problem, missing the U.S. Open and Australian Open. Since returning to action
this year, he had made it to the finals of all nine tournaments he entered,
After winning the French Open, Nadal pulled out of a grass-court tuneup in Halle, Germany. He came to Wimbledon without any serious grass-court preparation.
"The opponent played well," Nadal said. "I had my chances. I didn't make it. So in grass (it's) difficult to adapt yourself, to adapt your game. When you don't have the chance to play before, I didn't have that chance this year, is tougher. I didn't find my rhythm."
Ten years after his first Wimbledon championship, Federer opened play on Centre Court as defending champion and looked right as home as he dismantled Victor Hanescu of Romania 6-3, 6-2, 6-0.
This was a grass-court clinic lasting 68 minutes. Federer had 32 winners, seven aces and just six unforced errors. He won 90 percent of the points when he put his first serve in. When his serve is clicking, Federer usually is unbeatable. On this day, he won his first 15 service points and 24 out of the first 25.
"I'm happy to get out of there early and quickly," Federer said. "So it was a perfect day."
Last year, Federer equaled Pete Sampras and William Renshaw with seven Wimbledon titles. He is now contending to become the first man to win the tournament eight times, which would bring his total of Grand Slam titles to 18.
Federer came out wearing a white collared jacket with orange trim, then quickly got down to business. He never faced a break point and broke six times.
Federer has a habit of making things look easy. And so it was in the opening game when, stranded at the net, he reached behind him for a reflex forehand volley that landed in for a winner. In the third set, Federer lifted a perfect backhand lob over the 6-foot-6 Hanescu for a break and a 5-0 lead.
Another Wimbledon champion, 2002 winner Lleyton Hewitt, displayed his grass-court prowess by upending 11th-seeded Stanislas Wawrinka 6- 4, 7-5, 6-3. In a match that finished in fading light on Court 1, the 32-year-old Australian fell to his knees at the baseline, then jumped and pumped his fist as if he had just won the tournament.
Playing his 15th consecutive Wimbledon and his 57th Grand Slam overall, Hewitt has bounced back from various injuries and reached the semifinals at Queen's Club to serve notice he is still dangerous.
"I know that I can still play the game," he said. "I compete against the best guys. I play well in the big tournaments. That's why I'm still playing."
Murray, the U.S. Open champion who again tries to become the first British man to win the trophy since Fred Perry in 1936, got off to a strong start with a 6-4, 6-3, 6-2 win over Benjamin Becker of Germany.
"It was a tough start for me. He is a very good grass player," Murray said. "I was ready and to win in three sets was a good start. There's always nerves at the start of a Grand Slam and I'm glad to get it out of the way and hopefully I can improve as it goes on."
It was Murray's first match on Centre Court since he beat Federer on the grass for the gold medal at last year's London Olympics - a month after losing to Federer in the Wimbledon final. The two could meet in the semifinals this year.
The weather was mostly cloudy but dry for the beginning of the two-week championships. Among those in the Royal Box were former U.S. Secretary of State Condoleeza Rice and Pippa Middleton, the younger sister of Prince William's wife, Kate.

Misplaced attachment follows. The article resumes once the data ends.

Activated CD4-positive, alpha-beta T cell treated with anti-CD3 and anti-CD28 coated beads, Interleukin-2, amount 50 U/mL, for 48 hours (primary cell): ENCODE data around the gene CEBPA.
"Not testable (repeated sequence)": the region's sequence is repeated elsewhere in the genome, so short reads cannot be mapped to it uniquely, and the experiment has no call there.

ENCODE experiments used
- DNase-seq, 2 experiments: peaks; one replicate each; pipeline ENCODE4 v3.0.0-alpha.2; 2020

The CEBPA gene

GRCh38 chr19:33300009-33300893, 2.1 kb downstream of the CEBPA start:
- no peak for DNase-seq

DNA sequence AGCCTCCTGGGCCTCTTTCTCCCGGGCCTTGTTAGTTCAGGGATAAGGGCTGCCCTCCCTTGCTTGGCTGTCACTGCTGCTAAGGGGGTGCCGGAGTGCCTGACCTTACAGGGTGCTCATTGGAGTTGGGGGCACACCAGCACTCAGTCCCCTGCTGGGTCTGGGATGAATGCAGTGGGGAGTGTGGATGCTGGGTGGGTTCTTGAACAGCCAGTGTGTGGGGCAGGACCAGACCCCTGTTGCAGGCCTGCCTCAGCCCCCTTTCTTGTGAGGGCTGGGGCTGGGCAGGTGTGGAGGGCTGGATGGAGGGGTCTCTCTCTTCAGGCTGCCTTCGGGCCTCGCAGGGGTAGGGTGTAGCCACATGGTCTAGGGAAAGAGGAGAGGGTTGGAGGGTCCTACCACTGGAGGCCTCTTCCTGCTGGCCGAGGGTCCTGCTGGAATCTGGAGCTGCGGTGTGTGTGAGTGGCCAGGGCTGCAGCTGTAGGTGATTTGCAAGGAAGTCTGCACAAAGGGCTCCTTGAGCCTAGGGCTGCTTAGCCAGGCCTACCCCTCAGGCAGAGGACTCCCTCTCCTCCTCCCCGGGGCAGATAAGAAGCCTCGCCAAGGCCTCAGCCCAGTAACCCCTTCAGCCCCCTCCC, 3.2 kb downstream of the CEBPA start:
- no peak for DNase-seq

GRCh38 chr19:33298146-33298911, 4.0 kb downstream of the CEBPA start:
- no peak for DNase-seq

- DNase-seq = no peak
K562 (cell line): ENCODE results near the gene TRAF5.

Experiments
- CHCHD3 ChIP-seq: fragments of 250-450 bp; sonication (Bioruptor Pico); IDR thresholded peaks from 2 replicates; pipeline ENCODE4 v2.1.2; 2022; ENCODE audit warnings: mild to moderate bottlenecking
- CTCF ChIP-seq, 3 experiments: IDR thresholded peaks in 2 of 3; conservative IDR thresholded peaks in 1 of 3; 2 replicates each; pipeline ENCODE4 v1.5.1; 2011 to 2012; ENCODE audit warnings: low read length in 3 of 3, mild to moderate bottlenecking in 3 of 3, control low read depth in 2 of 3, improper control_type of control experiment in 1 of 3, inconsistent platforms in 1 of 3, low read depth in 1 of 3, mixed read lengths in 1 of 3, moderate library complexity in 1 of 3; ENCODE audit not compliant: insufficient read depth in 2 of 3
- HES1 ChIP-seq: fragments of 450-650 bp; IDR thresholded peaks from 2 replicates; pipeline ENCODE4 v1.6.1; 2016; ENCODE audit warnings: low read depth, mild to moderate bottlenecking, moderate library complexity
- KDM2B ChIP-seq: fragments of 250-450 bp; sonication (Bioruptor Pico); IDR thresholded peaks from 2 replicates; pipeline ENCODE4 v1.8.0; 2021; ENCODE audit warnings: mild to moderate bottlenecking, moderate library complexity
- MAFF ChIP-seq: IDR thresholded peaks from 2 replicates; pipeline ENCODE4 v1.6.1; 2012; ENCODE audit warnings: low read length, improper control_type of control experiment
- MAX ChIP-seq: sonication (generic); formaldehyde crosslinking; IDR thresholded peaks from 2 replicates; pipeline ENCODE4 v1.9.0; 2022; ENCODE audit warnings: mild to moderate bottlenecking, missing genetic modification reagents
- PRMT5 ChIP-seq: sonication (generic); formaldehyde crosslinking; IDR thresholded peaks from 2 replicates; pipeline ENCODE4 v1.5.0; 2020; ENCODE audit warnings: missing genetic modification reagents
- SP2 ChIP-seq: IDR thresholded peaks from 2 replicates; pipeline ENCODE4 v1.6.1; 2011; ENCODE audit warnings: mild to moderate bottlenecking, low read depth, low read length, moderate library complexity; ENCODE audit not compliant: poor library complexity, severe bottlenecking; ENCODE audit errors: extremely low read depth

In women's play, there was an early upset as fifth-seeded Sara Errani was eliminated by Puerto Rican teenager Monica Puig 6-3, 6- 2.
Puig slugged 38 winners in overwhelming Errani in the first match on Court 18. The 19-year-old Puig, playing her first grass-court tournament as a pro, completely outplayed the Italian veteran with her hard-hitting baseline game.
Puig said she has been building on a recent run of success, including a third-round showing at the French Open.
"Definitely pulling off some big career wins and not being afraid to close out matches, which was my problem at the beginning of the year," she said. "Finally just having the confidence to close them out."
In other women's matches, second-seeded Victoria Azarenka overcame a right knee injury from a scary fall beating Maria Joao Koehler of Portugal 6-1, 6-2.
Azarenka screamed in pain after slipping and falling at the baseline in the second game of the second set. She sobbed on court and received medical treatment.
Playing the rest of the match with a heavy wrap on her right knee, Azarenka limped noticeably but managed to win comfortably against an opponent making her Wimbledon debut.
"I was in such pain at the beginning, it wouldn't let go," Azarenka said. "I think it calmed down."
Third-seeded Maria Sharapova, the 2004 Wimbledon champion, came through a first-set tiebreaker and beat 37th-ranked Kristina Mladenovic of France 7-6 (5), 6-3.
Sharapova drew attention over the weekend by delivering a sharp news-conference rebuke to Serena Williams over critical comments attributed to the top-seeded American in a recent magazine article. Sharapova swatted away questions about the feud Monday.
"I've said everything that I wanted to say about the issue," she said. "Wimbledon started. This is my work. This is my job. I'd really appreciate it if we move on."
Other women's winners Monday included No. 9 Caroline Wozniacki, No. 12 Ana Ivanovic and No. 16 Jelena Jankovic.
Advancing among the men were No. 6 Jo-Wilfried Tsonga, No. 10 Marin Cilic, No. 15 Nicolas Almagro and No. 18 John Isner. Janko Tiparevic, seeded No. 14, lost to fellow Serb Viktor Troicki, 6-3, 6- 4, 7-6 (5).
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